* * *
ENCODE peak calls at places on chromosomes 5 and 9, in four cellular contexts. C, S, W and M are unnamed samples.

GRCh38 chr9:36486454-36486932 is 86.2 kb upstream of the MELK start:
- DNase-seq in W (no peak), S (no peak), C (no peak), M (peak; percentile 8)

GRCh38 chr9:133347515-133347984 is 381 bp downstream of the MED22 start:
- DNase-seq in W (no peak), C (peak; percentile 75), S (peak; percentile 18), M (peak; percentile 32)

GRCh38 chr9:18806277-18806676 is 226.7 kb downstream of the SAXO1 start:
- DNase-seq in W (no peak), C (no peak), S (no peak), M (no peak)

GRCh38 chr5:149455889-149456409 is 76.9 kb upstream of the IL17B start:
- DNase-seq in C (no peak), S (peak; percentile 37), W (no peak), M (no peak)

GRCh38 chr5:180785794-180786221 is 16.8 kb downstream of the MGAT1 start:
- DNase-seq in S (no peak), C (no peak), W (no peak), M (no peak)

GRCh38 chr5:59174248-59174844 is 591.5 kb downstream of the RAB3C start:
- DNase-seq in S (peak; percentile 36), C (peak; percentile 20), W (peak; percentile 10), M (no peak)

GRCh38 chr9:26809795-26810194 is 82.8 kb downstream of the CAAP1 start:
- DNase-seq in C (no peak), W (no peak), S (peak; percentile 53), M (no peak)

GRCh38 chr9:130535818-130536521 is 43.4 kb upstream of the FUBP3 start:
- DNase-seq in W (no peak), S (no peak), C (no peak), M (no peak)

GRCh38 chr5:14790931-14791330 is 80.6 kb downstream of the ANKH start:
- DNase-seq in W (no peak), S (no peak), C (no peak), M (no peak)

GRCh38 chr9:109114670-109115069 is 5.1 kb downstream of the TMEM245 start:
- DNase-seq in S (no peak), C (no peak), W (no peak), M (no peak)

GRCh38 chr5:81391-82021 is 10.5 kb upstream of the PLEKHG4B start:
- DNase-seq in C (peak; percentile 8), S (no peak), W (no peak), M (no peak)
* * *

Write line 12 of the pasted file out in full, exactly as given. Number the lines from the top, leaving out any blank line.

GRCh38 chr5:59174248-59174844 is 591.5 kb downstream of the RAB3C start: